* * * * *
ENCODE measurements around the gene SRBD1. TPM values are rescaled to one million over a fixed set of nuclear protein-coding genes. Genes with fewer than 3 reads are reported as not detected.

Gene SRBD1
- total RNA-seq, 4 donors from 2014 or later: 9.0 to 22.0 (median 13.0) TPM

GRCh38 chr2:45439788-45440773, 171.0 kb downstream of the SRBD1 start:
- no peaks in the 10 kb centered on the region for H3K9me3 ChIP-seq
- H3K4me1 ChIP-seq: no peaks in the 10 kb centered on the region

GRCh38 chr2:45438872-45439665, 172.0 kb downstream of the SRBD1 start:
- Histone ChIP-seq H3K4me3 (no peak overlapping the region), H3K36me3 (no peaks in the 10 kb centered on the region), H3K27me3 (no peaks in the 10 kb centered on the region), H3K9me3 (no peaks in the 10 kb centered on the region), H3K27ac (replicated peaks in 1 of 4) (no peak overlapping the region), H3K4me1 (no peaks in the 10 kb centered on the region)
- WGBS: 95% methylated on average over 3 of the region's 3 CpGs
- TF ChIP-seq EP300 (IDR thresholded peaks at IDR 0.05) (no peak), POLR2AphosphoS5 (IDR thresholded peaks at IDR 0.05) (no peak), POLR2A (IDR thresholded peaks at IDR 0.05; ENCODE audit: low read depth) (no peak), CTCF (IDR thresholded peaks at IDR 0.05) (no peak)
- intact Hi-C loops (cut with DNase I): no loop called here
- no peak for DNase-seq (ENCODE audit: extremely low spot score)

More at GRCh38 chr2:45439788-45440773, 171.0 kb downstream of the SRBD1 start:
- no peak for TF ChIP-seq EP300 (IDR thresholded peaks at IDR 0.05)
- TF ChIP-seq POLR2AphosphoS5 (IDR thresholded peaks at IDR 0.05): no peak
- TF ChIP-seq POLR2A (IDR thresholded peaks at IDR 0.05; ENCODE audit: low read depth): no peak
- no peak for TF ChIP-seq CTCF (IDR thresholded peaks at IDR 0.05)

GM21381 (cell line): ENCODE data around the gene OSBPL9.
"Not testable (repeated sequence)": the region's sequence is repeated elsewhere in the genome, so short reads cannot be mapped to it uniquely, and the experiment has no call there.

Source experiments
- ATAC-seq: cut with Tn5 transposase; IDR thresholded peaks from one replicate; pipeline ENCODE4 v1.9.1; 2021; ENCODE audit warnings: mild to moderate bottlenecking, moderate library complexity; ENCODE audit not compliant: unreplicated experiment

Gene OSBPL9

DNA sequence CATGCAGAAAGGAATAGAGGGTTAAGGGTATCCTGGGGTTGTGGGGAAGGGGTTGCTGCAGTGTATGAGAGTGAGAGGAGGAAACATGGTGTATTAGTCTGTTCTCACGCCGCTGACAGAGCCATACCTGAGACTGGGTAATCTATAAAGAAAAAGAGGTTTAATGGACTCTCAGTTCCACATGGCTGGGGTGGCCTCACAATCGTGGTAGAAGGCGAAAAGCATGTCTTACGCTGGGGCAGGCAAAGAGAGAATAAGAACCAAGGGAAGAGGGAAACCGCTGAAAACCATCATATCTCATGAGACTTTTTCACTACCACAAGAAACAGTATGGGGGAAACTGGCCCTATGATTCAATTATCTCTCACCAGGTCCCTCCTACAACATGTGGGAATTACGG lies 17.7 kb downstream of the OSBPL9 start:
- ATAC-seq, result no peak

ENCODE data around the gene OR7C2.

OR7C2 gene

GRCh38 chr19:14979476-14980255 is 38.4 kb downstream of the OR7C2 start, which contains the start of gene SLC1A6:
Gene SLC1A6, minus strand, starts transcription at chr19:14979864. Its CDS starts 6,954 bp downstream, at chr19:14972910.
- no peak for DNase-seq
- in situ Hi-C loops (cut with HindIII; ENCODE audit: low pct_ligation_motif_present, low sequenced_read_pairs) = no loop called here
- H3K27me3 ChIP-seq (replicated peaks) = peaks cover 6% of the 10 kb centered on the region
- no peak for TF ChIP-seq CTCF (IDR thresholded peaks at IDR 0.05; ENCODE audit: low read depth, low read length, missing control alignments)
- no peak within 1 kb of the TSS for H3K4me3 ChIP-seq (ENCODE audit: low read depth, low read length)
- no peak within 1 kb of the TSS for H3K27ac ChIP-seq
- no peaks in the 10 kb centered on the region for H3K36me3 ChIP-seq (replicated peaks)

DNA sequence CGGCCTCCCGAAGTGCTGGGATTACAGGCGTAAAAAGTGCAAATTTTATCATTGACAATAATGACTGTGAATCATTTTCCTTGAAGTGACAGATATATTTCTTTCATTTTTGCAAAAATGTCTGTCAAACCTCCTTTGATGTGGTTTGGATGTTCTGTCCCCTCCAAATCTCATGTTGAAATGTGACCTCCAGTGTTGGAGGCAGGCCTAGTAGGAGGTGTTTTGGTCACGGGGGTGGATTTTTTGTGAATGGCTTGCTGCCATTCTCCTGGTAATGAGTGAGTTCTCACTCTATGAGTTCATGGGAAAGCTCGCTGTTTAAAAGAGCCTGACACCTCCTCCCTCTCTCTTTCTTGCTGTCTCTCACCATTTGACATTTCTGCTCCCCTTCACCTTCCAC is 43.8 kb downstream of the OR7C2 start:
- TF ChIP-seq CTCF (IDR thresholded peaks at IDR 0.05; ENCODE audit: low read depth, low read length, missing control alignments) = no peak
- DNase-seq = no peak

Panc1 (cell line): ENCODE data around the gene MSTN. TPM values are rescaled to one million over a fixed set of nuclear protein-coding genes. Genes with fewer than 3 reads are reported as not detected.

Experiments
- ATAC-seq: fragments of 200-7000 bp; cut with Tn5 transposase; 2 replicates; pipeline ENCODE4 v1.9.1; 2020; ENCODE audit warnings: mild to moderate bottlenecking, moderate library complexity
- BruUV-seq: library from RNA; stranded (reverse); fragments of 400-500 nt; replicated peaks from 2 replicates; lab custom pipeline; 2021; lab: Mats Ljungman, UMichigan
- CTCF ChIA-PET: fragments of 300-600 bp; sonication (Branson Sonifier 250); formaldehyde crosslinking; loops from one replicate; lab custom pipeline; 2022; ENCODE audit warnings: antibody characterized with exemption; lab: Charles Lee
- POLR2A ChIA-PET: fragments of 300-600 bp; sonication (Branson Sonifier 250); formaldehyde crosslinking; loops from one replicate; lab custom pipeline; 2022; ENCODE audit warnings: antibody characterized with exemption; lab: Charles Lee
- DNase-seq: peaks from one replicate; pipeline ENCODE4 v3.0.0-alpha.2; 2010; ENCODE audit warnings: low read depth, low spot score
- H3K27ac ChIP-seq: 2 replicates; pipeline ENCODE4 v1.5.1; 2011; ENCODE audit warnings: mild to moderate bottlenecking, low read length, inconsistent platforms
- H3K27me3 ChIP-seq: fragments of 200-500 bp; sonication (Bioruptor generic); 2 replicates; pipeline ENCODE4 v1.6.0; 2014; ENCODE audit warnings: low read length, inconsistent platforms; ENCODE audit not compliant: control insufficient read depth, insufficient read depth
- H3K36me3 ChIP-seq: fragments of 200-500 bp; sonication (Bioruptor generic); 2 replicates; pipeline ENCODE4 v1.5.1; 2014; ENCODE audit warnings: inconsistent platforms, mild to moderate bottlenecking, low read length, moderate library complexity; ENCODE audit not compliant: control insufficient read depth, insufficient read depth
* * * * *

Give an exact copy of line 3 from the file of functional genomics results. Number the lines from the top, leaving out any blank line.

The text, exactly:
- total RNA-seq, 4 donors from 2014 or later: 9.0 to 22.0 (median 13.0) TPM